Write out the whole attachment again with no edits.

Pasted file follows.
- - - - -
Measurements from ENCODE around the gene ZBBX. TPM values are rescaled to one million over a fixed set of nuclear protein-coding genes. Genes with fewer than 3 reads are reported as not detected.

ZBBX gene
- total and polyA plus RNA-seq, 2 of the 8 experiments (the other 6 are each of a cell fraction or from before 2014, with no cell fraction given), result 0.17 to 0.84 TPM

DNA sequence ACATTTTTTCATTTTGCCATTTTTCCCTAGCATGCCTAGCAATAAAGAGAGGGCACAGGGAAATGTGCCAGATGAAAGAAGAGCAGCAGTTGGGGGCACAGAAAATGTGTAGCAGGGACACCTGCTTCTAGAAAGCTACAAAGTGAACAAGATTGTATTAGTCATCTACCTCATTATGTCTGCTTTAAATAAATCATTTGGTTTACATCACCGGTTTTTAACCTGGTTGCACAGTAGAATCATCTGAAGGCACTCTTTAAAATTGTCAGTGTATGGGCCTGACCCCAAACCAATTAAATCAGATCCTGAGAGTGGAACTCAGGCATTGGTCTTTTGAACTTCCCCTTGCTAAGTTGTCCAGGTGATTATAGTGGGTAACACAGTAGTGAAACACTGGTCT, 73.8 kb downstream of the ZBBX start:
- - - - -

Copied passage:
Measurements from ENCODE around the gene ZBBX. TPM values are rescaled to one million over a fixed set of nuclear protein-coding genes. Genes with fewer than 3 reads are reported as not detected.

ZBBX gene
- total and polyA plus RNA-seq, 2 of the 8 experiments (the other 6 are each of a cell fraction or from before 2014, with no cell fraction given), result 0.17 to 0.84 TPM

DNA sequence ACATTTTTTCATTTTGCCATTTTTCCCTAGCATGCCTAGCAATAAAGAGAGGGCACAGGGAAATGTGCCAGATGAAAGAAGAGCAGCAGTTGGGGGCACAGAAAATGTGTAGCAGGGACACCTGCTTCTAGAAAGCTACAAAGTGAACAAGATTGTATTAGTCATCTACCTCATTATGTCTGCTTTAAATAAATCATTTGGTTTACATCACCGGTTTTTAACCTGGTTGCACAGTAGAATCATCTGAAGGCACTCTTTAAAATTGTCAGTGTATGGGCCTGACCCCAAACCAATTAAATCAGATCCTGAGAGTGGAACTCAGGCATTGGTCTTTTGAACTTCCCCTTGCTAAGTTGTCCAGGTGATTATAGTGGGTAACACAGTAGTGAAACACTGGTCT, 73.8 kb downstream of the ZBBX start: